Christopher Nolan’s explosion

In May, Total Film reported that the production team of Tenet, led by director Christopher Nolan, found that using a second-hand Boeing 747 was better than recreating a scene involving an exploding plane with miniatures and CGI. I’m not clear how exactly it was better; Total Film only wrote:

“I planned to do it using miniatures and set-piece builds and a combination of visual effects and all the rest,” Nolan tells TF. However, while scouting for locations in Victorville, California, the team discovered a massive array of old planes. “We started to run the numbers… It became apparent that it would actually be more efficient to buy a real plane of the real size, and perform this sequence for real in camera, rather than build miniatures or go the CG route.”

I’m assuming that by ‘numbers’ Nolan means the finances. That is, buying and crashing a life-size airplane was more financially efficient than recreating the scene with other means. This is quite the disappointing prospect, as must be obvious, because this calculation limits itself to a narrow set of concerns, or just one as in this case – more bang for the buck – and consigns everything else to being negative externalities. Foremost on my mind is carbon emissions from transporting the vehicle, the explosion and the debris. If these costs were factored in, for example in terms of however much the carbon credits would be worth in the region where Nolan et al filmed the explosion, would the numbers have still been just as efficient? (I’m assuming, reasonably I think, that Nolan et al aren’t using carbon-capture technologies.)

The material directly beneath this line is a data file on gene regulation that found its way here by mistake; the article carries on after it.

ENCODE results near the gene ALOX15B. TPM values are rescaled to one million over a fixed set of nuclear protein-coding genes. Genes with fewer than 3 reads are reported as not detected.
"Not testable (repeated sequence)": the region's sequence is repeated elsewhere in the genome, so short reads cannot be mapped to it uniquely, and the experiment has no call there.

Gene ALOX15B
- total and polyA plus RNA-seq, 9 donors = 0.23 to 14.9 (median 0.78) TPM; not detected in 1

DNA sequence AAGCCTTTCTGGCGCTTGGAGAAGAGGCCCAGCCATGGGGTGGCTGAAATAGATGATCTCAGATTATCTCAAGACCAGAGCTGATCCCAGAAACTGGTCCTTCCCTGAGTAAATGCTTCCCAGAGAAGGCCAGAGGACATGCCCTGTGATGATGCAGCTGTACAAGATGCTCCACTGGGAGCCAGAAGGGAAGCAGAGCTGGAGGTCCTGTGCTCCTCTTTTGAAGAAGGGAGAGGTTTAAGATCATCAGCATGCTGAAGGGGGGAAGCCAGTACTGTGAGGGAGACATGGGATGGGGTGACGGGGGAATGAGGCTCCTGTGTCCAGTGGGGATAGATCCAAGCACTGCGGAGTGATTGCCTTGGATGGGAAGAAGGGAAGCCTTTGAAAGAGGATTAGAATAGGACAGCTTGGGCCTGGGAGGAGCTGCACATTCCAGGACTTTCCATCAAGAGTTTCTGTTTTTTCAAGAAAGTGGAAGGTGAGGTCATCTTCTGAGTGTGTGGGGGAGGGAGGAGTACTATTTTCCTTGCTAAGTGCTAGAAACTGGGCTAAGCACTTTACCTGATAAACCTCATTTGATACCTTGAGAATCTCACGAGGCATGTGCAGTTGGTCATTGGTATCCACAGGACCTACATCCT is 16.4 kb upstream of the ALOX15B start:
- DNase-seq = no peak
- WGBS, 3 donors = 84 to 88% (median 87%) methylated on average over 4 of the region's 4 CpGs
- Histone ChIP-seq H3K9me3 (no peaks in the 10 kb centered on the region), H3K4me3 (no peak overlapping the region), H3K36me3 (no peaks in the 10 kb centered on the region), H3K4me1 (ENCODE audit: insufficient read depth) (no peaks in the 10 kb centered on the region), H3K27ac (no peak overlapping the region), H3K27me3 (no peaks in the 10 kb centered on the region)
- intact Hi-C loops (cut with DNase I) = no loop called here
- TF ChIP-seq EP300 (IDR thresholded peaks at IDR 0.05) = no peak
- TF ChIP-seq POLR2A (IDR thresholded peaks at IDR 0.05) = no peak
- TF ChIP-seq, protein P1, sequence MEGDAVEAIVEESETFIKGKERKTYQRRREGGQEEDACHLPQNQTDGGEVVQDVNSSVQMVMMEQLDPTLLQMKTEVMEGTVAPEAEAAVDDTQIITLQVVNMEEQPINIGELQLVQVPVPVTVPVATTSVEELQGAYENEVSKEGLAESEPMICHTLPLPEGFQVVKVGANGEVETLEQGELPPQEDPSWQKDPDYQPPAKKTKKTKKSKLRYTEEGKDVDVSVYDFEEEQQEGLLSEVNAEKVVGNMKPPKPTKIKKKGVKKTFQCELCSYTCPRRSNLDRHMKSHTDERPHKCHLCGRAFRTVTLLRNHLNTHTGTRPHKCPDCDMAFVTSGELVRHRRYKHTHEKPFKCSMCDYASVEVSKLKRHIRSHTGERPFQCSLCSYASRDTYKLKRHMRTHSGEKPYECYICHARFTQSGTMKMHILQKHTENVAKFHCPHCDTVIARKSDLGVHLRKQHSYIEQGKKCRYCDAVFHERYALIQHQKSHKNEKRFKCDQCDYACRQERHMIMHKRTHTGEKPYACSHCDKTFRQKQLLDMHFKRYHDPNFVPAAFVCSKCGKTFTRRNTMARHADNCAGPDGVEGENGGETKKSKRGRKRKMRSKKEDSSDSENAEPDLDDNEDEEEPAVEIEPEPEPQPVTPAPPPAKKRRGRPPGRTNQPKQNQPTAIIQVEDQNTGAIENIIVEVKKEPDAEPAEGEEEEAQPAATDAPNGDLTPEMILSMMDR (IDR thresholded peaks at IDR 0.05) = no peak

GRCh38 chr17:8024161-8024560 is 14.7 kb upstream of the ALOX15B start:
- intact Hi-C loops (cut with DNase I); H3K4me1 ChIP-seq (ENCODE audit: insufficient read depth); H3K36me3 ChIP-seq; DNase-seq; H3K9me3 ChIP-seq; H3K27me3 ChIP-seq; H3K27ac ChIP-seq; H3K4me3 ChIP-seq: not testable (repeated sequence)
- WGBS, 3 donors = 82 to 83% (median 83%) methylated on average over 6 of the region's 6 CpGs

However, CGI itself may not be so calorifically virtuous. I’m too lazy in this moment to cast about on the internet for estimates of how much of the American film industry’s emissions CGI accounts for. But I did find this tidbit from 2018 on Columbia University’s Earth Institute blog:

For example, movies with a budget of $50 million dollars—including such flicks as Zoolander 2, Robin Hood: Prince of Thieves, and Ted—typically produce the equivalent of around 4,000 metric tons of CO2. That’s roughly the weight of a giant sequoia tree.

A ‘green production guide’ linked there leads to a page offering an emissions calculator that doesn’t seem to account for CGI specifically; only broadly “electricity, natural gas & fuel oil, vehicle & equipment fuel use, commercial flights, charter flights, hotels & housing”. In any case, I had a close call with bitcoin-mining many years ago that alerted me to how energy-intensive seemingly straightforward computational processes could get, followed by a reminder when I worked at The Hindu – where the two computers used to render videos were located in a small room fit with its own AC, fixed at 18º C, and when they were rendering videos without any special effects, the CPUs’ fans would scream.